Oorah! by Craig Schroeder
Luke Moran’s The Boys of Abu Ghraib ends with a provocative shot that is visually compelling and devastating. If a film could be wholly defined by its ending, then The Boys of Abu Ghraib would be one of the best of the year, thus far. However, the hour and forty minutes that lead up to the final shot, while containing moments of brilliance, aren’t as expertly crafted as the final shot.
Luke Moran, the film’s writer, director and star, makes an impressive debut with The Boys of Abu Ghraib. The film takes place, almost entirely, within the titular prison in the weeks and months leading up to the infamous torture revelations. Moran plays Jack Farmer, a military man assigned to fix vehicles inside the walls of Abu Ghraib. When he asks to be transferred to military police, he finds himself pulling guard duty, monitoring some of the most violent prisoners on earth. And some of the most innocent. The film is a mostly successful look at a warrior’s psyche and his humanity, and what causes both to break down.
Despite the film’s poster (which is nearly a one-for-one rip-off of the Team America: World Police poster, but without the irony), there isn’t a lot of jingoism or nationalism to be found in The Boys of Abu Ghraib. Like Sam Mendes’ striking and savage Jarhead, it’s less a war movie and more of an expose on the psychology of war. Jack is introduced to Abu Ghraib by a fellow soldier named Tanner (played some-what convincingly by Sean Astin), who advises him to remove any clothes that bear his name, for fear of retaliation against his family. And Tanner introduces Jack to the various ways one can “soften up” a detainee in preparation for interrogation, including sleep deprivation and the threat of electrocution. But when Jack forms a bond with one of the prisoners–who claims innocence, saying his arrest was the result of a series of unfortunate events stemming from his degree as an engineer–Jack begins to question the ethics of what we now refer to as “enhanced interrogation”.
Despite not being a film about war, Moran includes a few sloppy action sequences that do little to advance the story or the themes he’s putting forth. When Farmer and his compatriots first reach Abu Ghraib, there’s an immediate mortar attack that claims the life of one of his friends. For a film so interested in the personal, face-to-face ugliness of war, beginning the film with the death of a peripheral character by a faceless enemy sets an odd pace and it takes Moran quite a while to recover. And what’s worse, Moran is not a great action director. The action sequences (including another mortar attack, but this one involving a port-o-potty) are chaotic and difficult to chart; Moran tries to conceal poor action-choreography with incoherent handheld shots and quick cuts. Once the film settles in, it gets much better and becomes a study on the complexities of wartime violence that seems at odds with the first half of the film.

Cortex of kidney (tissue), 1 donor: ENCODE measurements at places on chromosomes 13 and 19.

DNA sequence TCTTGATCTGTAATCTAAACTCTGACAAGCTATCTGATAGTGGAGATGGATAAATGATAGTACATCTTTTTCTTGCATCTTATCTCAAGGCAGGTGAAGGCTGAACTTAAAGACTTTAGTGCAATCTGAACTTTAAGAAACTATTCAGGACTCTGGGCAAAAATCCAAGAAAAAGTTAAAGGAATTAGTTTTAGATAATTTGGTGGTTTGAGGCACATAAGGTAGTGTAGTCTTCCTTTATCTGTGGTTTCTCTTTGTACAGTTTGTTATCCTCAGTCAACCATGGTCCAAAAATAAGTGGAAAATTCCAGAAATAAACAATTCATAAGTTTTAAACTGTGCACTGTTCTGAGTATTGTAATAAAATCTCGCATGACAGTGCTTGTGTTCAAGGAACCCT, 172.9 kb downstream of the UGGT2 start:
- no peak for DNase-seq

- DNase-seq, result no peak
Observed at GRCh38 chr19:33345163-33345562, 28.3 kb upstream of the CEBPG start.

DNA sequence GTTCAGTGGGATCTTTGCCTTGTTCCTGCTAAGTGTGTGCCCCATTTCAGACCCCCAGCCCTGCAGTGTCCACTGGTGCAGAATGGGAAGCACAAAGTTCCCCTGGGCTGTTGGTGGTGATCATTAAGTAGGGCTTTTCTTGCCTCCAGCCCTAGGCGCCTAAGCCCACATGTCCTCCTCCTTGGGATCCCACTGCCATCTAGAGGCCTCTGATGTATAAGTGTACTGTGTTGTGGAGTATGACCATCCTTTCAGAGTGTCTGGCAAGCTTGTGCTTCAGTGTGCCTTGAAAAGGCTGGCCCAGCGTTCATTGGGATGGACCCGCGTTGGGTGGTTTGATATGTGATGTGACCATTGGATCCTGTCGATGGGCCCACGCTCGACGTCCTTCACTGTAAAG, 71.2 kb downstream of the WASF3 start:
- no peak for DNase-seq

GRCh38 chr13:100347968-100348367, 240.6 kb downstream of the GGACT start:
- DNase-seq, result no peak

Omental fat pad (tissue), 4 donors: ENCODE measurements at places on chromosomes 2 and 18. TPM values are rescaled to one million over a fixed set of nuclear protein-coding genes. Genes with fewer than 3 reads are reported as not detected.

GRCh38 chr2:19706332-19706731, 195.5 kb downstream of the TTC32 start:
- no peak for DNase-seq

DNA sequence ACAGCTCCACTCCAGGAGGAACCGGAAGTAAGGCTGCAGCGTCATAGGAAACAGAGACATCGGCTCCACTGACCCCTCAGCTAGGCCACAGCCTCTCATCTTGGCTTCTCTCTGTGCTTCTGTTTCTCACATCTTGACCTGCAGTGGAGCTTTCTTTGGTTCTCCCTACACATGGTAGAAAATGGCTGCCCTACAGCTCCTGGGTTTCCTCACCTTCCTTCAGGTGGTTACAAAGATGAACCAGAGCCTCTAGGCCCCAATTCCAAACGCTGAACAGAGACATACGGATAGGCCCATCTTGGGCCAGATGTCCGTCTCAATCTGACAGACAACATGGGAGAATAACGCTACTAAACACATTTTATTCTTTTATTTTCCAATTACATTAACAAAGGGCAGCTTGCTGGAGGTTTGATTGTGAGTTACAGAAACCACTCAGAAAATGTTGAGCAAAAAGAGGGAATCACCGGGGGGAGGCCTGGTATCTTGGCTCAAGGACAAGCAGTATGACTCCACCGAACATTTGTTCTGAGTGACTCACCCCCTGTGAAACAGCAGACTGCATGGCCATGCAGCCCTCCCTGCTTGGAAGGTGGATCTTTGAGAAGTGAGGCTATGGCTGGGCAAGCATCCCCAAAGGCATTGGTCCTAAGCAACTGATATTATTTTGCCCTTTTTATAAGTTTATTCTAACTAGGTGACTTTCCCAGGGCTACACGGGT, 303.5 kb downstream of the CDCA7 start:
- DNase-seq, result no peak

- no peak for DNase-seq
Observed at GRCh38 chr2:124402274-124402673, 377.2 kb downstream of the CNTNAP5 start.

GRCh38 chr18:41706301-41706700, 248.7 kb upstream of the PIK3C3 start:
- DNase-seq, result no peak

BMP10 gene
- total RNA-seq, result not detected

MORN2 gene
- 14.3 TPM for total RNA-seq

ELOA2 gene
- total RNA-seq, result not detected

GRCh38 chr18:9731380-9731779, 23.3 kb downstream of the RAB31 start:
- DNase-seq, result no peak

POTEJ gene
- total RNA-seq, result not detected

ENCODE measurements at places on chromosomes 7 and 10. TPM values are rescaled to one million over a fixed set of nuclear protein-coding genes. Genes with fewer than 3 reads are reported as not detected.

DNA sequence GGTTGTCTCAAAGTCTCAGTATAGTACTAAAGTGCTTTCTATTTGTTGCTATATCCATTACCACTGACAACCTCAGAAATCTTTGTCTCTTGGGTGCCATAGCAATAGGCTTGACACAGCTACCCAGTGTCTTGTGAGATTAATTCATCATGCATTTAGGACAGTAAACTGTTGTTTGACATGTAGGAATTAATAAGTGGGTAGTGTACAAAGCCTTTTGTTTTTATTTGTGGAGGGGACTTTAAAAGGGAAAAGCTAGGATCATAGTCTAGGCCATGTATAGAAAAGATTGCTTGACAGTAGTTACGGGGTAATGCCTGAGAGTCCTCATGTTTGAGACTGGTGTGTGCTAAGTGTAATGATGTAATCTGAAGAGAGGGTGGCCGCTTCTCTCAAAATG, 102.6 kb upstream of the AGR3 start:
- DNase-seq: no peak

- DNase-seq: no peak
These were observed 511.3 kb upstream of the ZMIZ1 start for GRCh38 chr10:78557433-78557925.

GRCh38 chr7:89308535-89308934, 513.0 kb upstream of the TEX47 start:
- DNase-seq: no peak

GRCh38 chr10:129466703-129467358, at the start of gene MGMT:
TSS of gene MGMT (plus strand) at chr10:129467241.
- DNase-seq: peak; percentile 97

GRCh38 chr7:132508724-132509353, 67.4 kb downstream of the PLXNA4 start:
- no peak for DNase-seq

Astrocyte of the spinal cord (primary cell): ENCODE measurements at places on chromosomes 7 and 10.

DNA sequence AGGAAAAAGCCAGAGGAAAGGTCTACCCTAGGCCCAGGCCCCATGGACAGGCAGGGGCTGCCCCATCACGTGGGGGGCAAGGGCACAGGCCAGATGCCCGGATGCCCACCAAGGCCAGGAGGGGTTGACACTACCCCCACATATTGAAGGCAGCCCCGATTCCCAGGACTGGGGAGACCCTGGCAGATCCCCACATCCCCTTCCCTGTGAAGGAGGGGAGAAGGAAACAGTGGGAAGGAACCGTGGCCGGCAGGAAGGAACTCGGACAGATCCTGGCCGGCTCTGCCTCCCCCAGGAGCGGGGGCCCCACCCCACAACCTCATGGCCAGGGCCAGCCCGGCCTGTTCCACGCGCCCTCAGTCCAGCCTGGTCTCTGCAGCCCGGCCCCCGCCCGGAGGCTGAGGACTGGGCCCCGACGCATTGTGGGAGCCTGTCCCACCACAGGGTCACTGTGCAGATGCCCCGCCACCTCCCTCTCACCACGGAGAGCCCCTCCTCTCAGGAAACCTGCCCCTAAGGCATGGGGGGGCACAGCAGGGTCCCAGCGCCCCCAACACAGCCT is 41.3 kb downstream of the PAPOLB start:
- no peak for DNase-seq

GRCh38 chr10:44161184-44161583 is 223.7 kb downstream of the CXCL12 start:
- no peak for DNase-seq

No doubt, writer-director Luke Moran was influenced by psychologist Phillip Zombardo’s notorious Stanford Prison Experiment, wherein everyday people were asked to role play as prisoners and guards, eventually adopting and implementing the savagery of each role. The Boys of Abu Ghraib isn’t interested in the politics behind torture, or “enhanced interrogation”. Rather, it wants to pathologize how one can accept brutality as an inevitable. Like Craig Zobel’s 2012 film Compliance, The Boys of Abu Ghraib wants to show you something awful and incomprehensible and then force you to, not only comprehend it, but contemplate how you’d react in the same situation.